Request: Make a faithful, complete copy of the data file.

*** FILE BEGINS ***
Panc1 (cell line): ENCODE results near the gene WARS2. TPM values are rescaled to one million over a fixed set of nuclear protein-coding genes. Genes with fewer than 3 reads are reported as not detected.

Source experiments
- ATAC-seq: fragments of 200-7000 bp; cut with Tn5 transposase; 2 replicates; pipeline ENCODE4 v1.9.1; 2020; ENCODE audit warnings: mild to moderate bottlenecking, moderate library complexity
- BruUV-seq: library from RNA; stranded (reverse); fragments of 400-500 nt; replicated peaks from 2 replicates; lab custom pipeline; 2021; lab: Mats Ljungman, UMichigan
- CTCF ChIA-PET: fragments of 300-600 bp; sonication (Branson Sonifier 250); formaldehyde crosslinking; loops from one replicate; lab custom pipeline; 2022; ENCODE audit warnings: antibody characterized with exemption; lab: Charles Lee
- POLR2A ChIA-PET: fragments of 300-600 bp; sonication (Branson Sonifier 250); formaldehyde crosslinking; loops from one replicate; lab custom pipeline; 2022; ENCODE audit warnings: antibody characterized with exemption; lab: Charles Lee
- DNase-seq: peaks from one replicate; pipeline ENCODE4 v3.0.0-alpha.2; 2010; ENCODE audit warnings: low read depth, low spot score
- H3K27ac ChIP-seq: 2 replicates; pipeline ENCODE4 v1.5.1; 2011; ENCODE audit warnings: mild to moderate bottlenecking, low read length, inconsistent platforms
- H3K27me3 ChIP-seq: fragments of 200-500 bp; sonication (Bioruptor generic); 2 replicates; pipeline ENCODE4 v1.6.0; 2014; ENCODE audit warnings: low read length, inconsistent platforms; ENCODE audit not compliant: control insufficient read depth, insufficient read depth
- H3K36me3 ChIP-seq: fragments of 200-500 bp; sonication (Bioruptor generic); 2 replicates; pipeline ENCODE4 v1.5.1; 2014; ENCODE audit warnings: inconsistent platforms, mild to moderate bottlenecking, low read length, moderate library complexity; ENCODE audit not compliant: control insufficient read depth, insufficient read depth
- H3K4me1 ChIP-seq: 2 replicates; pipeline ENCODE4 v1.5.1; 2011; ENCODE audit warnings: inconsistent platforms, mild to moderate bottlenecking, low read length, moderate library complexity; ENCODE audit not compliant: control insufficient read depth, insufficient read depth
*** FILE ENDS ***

Panc1 (cell line): ENCODE results near the gene WARS2. TPM values are rescaled to one million over a fixed set of nuclear protein-coding genes. Genes with fewer than 3 reads are reported as not detected.

Source experiments
- ATAC-seq: fragments of 200-7000 bp; cut with Tn5 transposase; 2 replicates; pipeline ENCODE4 v1.9.1; 2020; ENCODE audit warnings: mild to moderate bottlenecking, moderate library complexity
- BruUV-seq: library from RNA; stranded (reverse); fragments of 400-500 nt; replicated peaks from 2 replicates; lab custom pipeline; 2021; lab: Mats Ljungman, UMichigan
- CTCF ChIA-PET: fragments of 300-600 bp; sonication (Branson Sonifier 250); formaldehyde crosslinking; loops from one replicate; lab custom pipeline; 2022; ENCODE audit warnings: antibody characterized with exemption; lab: Charles Lee
- POLR2A ChIA-PET: fragments of 300-600 bp; sonication (Branson Sonifier 250); formaldehyde crosslinking; loops from one replicate; lab custom pipeline; 2022; ENCODE audit warnings: antibody characterized with exemption; lab: Charles Lee
- DNase-seq: peaks from one replicate; pipeline ENCODE4 v3.0.0-alpha.2; 2010; ENCODE audit warnings: low read depth, low spot score
- H3K27ac ChIP-seq: 2 replicates; pipeline ENCODE4 v1.5.1; 2011; ENCODE audit warnings: mild to moderate bottlenecking, low read length, inconsistent platforms
- H3K27me3 ChIP-seq: fragments of 200-500 bp; sonication (Bioruptor generic); 2 replicates; pipeline ENCODE4 v1.6.0; 2014; ENCODE audit warnings: low read length, inconsistent platforms; ENCODE audit not compliant: control insufficient read depth, insufficient read depth
- H3K36me3 ChIP-seq: fragments of 200-500 bp; sonication (Bioruptor generic); 2 replicates; pipeline ENCODE4 v1.5.1; 2014; ENCODE audit warnings: inconsistent platforms, mild to moderate bottlenecking, low read length, moderate library complexity; ENCODE audit not compliant: control insufficient read depth, insufficient read depth
- H3K4me1 ChIP-seq: 2 replicates; pipeline ENCODE4 v1.5.1; 2011; ENCODE audit warnings: inconsistent platforms, mild to moderate bottlenecking, low read length, moderate library complexity; ENCODE audit not compliant: control insufficient read depth, insufficient read depth